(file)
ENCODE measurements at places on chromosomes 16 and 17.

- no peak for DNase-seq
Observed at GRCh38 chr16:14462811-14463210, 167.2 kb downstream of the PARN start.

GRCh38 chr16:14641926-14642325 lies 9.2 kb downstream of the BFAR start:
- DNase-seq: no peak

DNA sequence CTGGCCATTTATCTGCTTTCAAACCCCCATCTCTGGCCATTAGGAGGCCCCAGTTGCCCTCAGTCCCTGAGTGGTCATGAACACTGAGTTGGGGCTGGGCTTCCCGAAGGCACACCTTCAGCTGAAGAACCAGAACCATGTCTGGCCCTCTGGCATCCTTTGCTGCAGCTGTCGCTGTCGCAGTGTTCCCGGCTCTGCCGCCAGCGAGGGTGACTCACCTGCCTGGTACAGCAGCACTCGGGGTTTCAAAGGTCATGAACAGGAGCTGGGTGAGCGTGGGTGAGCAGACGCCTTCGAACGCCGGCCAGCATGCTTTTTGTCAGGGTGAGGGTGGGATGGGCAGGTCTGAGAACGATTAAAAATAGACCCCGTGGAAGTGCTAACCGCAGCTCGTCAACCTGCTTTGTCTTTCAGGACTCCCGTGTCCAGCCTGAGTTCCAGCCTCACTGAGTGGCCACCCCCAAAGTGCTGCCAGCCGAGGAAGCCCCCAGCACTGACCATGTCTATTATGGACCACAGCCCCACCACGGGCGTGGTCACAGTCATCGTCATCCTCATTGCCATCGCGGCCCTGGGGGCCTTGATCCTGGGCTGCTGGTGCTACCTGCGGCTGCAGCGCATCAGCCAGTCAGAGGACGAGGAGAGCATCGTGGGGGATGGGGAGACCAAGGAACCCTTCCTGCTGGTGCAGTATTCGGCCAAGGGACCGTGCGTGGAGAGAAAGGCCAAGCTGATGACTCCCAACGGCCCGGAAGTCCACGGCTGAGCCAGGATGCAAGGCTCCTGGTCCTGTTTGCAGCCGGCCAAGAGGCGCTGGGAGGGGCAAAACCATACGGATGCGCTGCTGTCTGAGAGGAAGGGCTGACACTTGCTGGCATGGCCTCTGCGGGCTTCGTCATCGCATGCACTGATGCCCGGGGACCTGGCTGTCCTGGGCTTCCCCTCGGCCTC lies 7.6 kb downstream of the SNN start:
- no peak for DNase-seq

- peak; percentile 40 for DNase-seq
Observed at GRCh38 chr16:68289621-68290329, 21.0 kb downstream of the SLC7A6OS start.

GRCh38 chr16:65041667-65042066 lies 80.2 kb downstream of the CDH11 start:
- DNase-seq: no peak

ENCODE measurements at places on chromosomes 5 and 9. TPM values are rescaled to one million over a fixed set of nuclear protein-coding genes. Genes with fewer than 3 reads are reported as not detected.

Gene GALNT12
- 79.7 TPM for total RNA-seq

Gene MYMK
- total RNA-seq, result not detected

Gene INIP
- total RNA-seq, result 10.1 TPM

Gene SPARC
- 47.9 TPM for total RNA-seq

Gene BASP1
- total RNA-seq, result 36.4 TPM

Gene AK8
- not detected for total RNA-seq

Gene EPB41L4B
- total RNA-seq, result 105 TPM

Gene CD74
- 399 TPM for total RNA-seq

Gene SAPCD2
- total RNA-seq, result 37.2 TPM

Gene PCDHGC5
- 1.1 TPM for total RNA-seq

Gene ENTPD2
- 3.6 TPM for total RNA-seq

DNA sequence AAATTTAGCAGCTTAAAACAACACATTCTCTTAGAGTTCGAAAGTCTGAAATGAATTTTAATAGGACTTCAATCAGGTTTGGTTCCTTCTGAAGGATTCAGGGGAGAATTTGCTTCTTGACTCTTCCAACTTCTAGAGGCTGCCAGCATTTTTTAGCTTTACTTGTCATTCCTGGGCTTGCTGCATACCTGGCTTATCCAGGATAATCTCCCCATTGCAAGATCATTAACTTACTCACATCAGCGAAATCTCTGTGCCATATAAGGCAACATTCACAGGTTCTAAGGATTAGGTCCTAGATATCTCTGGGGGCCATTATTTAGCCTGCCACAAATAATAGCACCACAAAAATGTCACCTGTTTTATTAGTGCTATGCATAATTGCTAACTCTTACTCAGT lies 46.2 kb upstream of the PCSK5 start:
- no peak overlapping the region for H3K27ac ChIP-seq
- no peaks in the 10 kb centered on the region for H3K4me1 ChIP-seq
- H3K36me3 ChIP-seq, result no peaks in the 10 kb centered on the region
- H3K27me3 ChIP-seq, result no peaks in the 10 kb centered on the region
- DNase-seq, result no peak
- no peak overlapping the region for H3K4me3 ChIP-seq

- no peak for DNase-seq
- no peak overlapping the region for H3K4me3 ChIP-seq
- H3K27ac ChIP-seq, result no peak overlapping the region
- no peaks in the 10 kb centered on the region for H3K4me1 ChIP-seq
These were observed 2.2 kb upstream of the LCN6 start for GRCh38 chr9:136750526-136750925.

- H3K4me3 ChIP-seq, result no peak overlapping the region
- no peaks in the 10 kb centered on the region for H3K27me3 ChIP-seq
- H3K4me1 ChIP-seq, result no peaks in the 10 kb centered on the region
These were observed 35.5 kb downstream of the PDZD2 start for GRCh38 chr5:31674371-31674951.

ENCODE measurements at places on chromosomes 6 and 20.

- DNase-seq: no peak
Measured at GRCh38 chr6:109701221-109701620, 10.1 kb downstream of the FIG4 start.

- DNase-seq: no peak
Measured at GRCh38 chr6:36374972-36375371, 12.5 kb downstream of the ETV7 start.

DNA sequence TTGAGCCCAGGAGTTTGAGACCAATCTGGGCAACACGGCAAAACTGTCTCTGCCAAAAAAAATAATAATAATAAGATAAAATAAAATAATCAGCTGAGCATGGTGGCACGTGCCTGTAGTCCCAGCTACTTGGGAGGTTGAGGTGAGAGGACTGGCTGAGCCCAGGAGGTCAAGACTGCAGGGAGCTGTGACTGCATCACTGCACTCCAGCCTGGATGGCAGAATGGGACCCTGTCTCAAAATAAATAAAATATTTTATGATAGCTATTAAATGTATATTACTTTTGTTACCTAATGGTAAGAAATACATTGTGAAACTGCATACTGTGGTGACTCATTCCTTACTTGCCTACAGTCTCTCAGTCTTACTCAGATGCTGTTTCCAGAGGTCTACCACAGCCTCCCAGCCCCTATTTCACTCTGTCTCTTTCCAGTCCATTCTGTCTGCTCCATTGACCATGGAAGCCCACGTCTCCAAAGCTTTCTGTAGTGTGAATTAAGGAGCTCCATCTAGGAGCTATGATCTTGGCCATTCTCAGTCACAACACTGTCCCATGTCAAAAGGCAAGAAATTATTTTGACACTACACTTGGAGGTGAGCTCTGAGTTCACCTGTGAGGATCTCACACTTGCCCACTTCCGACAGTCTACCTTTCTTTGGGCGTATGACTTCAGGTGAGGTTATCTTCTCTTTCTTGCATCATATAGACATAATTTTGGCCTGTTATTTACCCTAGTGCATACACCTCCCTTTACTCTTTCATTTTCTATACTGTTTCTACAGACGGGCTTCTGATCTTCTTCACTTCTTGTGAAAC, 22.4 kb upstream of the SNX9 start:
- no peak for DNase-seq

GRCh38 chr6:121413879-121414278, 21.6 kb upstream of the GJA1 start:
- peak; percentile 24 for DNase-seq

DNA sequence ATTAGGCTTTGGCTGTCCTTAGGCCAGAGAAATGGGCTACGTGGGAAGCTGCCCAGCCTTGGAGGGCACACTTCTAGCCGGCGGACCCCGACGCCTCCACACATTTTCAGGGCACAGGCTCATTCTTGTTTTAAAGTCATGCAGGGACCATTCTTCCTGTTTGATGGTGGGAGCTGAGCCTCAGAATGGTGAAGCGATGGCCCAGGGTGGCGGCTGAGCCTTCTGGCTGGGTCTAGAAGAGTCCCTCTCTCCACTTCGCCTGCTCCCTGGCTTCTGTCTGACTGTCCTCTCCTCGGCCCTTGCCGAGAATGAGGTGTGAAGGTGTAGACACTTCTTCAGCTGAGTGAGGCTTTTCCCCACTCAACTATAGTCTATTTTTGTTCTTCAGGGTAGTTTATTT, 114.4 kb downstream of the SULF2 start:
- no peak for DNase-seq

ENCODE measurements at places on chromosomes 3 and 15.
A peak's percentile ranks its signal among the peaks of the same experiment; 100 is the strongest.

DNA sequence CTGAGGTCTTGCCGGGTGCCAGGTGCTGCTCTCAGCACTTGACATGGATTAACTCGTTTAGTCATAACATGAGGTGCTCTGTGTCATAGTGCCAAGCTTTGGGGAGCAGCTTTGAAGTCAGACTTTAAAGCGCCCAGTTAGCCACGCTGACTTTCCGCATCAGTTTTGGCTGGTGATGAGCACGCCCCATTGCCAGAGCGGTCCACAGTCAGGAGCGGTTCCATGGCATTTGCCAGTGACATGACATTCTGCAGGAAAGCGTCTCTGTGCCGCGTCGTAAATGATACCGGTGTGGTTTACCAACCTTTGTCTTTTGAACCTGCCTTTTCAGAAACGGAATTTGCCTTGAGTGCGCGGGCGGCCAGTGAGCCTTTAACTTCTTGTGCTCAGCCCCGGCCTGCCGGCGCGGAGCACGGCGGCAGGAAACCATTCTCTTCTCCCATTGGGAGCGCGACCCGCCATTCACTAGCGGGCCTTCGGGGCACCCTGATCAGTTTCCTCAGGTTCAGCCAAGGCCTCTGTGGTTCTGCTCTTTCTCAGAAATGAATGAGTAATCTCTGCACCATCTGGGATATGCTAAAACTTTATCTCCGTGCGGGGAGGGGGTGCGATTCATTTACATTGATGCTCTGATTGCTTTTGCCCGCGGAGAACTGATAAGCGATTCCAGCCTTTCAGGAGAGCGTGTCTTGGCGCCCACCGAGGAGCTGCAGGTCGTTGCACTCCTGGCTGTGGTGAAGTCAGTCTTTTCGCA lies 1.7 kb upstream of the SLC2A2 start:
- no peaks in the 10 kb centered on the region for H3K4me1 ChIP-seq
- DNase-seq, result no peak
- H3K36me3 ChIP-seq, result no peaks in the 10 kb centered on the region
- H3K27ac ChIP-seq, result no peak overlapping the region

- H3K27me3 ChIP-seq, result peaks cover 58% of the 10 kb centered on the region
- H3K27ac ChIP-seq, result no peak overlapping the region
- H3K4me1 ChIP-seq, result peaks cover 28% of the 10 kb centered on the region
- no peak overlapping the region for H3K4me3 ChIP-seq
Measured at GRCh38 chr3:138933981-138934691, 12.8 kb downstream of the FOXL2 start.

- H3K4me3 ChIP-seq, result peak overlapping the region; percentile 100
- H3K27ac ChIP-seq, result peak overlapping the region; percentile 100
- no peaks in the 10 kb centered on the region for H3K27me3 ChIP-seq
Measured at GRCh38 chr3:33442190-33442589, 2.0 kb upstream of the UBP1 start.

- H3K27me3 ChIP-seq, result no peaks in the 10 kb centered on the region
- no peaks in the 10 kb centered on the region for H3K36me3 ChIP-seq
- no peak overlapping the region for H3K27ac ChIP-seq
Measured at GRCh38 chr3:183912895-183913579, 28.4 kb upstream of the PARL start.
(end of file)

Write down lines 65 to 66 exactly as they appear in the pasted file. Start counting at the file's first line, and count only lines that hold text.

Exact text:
- no peaks in the 10 kb centered on the region for H3K4me1 ChIP-seq
- DNase-seq, result no peak